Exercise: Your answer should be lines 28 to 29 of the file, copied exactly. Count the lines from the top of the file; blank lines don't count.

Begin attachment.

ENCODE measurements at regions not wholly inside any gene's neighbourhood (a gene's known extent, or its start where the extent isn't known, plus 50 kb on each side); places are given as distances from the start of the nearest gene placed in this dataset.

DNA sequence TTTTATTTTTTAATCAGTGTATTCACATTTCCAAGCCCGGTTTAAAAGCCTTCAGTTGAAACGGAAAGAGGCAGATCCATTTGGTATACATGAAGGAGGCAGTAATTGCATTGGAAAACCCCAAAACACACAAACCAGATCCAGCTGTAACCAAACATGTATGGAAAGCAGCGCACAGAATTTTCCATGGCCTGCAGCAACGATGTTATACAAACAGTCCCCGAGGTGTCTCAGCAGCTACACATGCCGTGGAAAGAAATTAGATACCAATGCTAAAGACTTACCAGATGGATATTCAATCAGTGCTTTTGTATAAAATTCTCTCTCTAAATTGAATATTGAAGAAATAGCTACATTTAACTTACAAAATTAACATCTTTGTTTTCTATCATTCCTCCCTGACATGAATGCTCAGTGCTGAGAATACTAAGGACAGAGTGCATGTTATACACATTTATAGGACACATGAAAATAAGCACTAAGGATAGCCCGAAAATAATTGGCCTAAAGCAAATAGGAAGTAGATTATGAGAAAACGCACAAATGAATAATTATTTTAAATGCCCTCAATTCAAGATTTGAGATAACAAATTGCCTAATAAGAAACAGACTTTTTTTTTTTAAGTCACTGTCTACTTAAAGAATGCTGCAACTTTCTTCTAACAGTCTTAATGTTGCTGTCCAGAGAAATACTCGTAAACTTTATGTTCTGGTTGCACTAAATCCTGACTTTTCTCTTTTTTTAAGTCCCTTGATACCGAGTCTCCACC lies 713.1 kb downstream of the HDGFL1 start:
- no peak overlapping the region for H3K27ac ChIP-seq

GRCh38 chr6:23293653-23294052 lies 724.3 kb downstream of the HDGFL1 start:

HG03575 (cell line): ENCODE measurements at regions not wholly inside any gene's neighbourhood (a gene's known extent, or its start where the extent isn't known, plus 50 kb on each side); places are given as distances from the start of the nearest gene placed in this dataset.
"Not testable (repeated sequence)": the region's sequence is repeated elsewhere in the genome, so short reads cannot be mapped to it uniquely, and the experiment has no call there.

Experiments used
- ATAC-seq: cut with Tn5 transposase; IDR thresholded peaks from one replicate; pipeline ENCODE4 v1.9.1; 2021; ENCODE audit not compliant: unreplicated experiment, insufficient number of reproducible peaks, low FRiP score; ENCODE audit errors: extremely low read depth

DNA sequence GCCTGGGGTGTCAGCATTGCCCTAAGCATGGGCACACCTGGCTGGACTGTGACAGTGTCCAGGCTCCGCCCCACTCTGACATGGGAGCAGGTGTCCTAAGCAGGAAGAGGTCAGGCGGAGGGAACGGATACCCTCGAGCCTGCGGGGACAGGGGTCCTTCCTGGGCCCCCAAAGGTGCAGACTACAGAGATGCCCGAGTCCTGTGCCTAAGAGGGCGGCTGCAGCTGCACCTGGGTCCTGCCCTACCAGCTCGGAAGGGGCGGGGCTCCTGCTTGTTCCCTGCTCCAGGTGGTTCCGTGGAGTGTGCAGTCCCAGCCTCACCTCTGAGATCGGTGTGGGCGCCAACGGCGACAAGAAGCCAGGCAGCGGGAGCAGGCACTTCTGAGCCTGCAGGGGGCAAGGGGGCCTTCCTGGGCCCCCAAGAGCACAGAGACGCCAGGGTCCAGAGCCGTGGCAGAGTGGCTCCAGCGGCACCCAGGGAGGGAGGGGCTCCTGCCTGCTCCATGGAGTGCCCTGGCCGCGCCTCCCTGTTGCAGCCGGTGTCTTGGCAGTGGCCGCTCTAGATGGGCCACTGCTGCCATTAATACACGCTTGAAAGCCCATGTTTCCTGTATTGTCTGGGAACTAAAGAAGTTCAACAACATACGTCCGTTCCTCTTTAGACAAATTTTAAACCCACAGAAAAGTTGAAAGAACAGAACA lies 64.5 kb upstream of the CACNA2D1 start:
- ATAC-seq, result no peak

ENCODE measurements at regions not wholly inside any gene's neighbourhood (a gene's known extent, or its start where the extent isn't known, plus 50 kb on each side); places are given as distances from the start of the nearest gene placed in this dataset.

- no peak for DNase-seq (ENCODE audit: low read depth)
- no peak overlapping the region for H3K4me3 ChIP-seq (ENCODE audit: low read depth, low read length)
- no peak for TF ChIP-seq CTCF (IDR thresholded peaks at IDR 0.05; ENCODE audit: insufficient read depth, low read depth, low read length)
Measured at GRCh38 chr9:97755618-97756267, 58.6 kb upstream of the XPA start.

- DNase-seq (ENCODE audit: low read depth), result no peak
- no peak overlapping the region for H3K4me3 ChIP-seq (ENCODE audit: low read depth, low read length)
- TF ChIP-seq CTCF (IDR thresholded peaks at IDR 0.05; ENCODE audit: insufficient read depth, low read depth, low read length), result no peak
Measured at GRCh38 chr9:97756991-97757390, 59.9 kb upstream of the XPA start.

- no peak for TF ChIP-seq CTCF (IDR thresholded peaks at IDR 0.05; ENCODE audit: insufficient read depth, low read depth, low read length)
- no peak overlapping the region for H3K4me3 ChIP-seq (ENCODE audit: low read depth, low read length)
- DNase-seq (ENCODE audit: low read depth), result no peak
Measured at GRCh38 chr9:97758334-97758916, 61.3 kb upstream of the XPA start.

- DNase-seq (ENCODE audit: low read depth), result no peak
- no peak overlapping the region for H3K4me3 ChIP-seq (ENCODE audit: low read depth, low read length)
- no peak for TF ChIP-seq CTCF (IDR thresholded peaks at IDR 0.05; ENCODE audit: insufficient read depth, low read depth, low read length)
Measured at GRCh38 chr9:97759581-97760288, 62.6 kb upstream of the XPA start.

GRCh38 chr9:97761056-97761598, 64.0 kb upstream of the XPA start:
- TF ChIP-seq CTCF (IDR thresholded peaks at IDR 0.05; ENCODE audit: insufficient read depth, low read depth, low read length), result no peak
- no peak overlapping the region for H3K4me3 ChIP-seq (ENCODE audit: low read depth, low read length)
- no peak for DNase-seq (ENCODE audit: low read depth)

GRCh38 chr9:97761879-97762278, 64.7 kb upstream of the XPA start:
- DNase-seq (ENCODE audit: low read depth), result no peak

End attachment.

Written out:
GRCh38 chr9:97761056-97761598, 64.0 kb upstream of the XPA start:
- TF ChIP-seq CTCF (IDR thresholded peaks at IDR 0.05; ENCODE audit: insufficient read depth, low read depth, low read length), result no peak